Hand arthritis requires more than a single health care professional to treat. Several health professionals may be involved in your care, including your primary care doctor, a rheumatologist, and a hand surgeon (an orthopedic surgeon who subspecializes in hands). You might also enlist the help of a hand therapist, a specialist trained in occupational and physical therapy whose role is to evaluate and treat arthritis and other conditions of the hand. (To find a certified hand therapist in your area, visit the Hand Therapy Certification Commission website.)
For hand osteoarthritis, the best place to start is with nondrug/nonsurgical therapies, according to the EULAR recommendations. If conservative measures don’t relieve your symptoms, you can work your way up to medications and possibly surgery.
Rheumatoid arthritis almost always requires medication to stop disease progression. Nondrug therapies can help ease pain and stiffness, but prompt, aggressive treatment with disease-modifying antirheumatic arthritis drugs (DMARDs) has been shown to slow disease progression and limit joint damage, reducing the likelihood that your hand will have limited function or become permanently disfigured.
Self-care strategies. Using assistive devices such as jar openers, button hooks, faucet turners, and easy-grip kitchen tools can make everyday tasks easier. A hand, occupational, or physical therapist can teach you the best methods to protect your hands whether you have OA or RA.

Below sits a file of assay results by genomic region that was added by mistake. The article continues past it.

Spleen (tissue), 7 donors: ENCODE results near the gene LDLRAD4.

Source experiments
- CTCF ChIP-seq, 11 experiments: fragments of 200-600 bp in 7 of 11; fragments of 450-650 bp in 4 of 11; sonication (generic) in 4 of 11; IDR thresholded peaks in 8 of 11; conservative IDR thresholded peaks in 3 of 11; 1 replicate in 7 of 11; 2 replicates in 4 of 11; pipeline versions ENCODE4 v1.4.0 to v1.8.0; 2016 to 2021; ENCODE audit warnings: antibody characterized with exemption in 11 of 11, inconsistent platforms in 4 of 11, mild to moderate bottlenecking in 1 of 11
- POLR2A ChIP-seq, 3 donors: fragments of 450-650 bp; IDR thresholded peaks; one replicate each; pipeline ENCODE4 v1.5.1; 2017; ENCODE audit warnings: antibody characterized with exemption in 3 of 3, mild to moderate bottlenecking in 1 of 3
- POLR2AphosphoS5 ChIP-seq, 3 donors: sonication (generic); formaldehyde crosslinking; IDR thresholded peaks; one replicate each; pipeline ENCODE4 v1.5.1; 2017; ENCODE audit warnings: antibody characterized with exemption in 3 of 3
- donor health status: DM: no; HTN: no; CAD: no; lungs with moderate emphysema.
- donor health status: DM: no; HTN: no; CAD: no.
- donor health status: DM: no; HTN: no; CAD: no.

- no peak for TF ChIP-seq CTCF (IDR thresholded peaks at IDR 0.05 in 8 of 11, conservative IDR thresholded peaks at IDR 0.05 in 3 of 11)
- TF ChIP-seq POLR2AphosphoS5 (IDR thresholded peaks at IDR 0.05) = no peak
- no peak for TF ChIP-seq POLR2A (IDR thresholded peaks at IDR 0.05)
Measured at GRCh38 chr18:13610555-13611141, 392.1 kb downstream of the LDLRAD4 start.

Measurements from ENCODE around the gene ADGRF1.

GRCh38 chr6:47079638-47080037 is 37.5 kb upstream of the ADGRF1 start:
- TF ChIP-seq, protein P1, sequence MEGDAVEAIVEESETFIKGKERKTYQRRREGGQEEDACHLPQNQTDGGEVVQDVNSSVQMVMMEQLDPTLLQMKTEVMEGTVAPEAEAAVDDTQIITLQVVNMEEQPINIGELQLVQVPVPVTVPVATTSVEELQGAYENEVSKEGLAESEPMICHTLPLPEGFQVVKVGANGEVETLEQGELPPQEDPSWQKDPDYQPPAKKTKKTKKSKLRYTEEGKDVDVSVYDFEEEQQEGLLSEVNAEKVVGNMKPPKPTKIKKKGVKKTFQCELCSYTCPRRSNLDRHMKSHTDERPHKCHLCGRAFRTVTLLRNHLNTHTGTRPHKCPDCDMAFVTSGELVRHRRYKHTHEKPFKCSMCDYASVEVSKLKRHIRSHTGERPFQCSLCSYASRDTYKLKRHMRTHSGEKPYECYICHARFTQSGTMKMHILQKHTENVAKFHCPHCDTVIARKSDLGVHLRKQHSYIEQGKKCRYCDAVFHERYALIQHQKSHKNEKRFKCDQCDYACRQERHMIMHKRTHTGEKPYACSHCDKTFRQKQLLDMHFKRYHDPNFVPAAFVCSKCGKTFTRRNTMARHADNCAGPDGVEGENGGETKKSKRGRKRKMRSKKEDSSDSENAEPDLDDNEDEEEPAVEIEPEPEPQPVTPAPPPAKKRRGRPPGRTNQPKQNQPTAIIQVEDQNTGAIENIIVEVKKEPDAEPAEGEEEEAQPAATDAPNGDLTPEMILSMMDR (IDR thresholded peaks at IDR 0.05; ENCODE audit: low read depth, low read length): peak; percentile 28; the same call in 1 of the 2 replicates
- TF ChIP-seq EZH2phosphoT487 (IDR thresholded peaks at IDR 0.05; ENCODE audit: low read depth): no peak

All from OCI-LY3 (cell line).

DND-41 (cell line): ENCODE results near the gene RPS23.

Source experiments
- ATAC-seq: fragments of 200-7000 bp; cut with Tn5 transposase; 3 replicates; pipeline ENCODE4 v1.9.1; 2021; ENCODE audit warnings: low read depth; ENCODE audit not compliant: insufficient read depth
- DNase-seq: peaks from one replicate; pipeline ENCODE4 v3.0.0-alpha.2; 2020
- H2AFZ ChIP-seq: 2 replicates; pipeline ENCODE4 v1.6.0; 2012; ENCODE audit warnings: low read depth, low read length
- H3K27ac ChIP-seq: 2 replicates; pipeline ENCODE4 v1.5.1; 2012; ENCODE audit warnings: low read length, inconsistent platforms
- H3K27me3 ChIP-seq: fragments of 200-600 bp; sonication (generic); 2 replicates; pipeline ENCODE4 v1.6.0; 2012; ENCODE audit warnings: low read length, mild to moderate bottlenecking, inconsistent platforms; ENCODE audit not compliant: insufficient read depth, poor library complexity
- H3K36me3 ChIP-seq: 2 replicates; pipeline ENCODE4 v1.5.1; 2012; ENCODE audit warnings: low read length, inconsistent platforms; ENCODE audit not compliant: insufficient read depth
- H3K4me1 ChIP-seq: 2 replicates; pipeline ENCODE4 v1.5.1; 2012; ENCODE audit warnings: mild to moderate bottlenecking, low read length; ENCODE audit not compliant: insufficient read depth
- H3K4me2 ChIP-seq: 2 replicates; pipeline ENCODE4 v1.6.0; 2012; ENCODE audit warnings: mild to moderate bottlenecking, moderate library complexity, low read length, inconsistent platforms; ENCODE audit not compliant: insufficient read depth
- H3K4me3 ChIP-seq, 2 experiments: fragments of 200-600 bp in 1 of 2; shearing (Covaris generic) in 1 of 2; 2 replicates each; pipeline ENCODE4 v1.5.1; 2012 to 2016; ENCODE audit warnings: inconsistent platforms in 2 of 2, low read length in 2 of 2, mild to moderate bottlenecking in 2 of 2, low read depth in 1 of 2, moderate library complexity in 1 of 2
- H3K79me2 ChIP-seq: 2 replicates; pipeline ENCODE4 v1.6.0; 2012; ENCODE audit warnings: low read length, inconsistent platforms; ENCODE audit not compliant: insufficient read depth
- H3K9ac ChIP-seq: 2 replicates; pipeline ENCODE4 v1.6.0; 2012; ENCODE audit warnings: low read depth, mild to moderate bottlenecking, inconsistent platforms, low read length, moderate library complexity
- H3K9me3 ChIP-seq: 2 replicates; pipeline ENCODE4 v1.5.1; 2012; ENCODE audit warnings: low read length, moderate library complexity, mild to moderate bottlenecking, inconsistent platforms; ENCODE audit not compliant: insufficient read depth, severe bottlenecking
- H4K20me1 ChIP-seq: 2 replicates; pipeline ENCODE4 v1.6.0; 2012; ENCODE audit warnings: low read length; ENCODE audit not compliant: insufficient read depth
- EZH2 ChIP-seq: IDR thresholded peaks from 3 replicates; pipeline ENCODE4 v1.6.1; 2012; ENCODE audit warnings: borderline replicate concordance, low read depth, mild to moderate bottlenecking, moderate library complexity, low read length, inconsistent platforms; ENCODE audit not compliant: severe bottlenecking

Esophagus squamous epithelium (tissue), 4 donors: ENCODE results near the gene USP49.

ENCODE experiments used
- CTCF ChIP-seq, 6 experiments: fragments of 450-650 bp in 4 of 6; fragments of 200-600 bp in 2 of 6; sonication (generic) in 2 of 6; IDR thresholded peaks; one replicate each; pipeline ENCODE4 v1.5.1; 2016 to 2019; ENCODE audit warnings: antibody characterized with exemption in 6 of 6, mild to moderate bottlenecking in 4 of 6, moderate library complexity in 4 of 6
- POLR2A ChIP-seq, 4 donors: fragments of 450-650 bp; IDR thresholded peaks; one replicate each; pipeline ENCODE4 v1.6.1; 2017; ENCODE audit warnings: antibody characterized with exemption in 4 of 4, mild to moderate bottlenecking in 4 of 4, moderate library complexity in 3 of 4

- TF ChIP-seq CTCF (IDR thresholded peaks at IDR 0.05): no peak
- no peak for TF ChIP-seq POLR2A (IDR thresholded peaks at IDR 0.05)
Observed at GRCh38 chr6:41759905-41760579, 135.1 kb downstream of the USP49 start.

Applying heat and cold is another simple intervention you can try at home. Research hasn’t confirmed that either one works for arthritis, but if a heating pad or cold pack gives you some relief, it won’t hurt to use one. To relieve RA’s morning stiffness, warm paraffin wax or other warming interventions often help.
Exercise. When your hands are painful and stiff, exercising them might be the last thing you want to do. Yet strengthening the muscles and stretching the joints could help improve pain, stiffness, and grip strength—without the cost or potential side effects of medication, especially for osteoarthritis. The typical exercise program for hand arthritis combines strengthening and stretching.
A 12-week program using these two components improved joint swelling, pain, strength, and function more than interventions like joint protection and splinting in people with RA, according to a 2015 study published in The Lancet. A hand or physical therapist can get you started and teach you how to correctly perform the exercises, which you can then do at home.